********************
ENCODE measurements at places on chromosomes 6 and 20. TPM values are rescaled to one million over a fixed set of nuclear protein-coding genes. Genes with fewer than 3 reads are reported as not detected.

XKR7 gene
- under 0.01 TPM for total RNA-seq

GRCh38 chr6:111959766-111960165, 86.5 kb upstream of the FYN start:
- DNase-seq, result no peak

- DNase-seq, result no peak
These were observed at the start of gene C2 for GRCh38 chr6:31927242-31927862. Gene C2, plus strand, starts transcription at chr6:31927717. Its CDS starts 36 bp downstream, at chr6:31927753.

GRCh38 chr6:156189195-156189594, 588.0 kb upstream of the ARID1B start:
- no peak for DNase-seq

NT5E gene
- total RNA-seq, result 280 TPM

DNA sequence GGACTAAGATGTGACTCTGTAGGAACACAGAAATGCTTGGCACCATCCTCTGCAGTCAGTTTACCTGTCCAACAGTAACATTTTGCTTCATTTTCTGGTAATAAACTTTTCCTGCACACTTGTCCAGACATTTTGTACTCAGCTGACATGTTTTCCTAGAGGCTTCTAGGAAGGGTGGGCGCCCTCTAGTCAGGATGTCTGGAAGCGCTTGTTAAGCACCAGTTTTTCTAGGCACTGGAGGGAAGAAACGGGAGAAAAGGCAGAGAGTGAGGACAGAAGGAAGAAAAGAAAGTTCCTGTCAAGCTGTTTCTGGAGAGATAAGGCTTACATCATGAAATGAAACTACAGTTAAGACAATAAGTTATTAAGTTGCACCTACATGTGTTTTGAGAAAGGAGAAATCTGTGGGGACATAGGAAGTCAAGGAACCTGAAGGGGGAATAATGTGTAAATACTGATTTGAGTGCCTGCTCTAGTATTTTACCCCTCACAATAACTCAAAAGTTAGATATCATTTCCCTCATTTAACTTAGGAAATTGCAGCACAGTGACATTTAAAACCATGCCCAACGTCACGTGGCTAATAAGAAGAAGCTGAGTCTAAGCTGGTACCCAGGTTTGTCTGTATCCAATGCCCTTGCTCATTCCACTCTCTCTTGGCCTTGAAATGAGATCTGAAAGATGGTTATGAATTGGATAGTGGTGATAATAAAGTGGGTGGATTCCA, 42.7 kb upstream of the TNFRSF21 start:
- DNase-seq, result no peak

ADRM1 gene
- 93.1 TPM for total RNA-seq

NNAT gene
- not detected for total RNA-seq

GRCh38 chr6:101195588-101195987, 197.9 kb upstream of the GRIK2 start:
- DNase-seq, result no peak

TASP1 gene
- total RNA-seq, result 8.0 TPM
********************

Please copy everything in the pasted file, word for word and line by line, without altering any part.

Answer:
ENCODE measurements at places on chromosomes 6 and 20. TPM values are rescaled to one million over a fixed set of nuclear protein-coding genes. Genes with fewer than 3 reads are reported as not detected.

XKR7 gene
- under 0.01 TPM for total RNA-seq

GRCh38 chr6:111959766-111960165, 86.5 kb upstream of the FYN start:
- DNase-seq, result no peak

- DNase-seq, result no peak
These were observed at the start of gene C2 for GRCh38 chr6:31927242-31927862. Gene C2, plus strand, starts transcription at chr6:31927717. Its CDS starts 36 bp downstream, at chr6:31927753.

GRCh38 chr6:156189195-156189594, 588.0 kb upstream of the ARID1B start:
- no peak for DNase-seq

NT5E gene
- total RNA-seq, result 280 TPM

DNA sequence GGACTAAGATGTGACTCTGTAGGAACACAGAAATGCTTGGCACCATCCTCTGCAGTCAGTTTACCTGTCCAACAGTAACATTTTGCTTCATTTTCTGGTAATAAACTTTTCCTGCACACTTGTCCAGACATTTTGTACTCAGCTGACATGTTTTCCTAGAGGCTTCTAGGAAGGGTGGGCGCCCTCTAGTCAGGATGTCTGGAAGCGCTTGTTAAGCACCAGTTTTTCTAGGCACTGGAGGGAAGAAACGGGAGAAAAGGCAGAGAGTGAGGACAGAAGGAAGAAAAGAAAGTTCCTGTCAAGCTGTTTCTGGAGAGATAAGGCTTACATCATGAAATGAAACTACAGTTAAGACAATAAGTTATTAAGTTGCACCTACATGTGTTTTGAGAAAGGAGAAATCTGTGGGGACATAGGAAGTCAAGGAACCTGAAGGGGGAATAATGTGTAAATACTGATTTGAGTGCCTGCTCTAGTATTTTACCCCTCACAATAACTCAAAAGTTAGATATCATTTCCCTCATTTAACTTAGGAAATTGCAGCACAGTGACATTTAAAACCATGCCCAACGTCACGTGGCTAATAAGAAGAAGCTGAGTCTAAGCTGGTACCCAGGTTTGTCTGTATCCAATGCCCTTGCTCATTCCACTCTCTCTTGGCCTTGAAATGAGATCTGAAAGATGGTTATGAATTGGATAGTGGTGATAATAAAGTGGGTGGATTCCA, 42.7 kb upstream of the TNFRSF21 start:
- DNase-seq, result no peak

ADRM1 gene
- 93.1 TPM for total RNA-seq

NNAT gene
- not detected for total RNA-seq

GRCh38 chr6:101195588-101195987, 197.9 kb upstream of the GRIK2 start:
- DNase-seq, result no peak

TASP1 gene
- total RNA-seq, result 8.0 TPM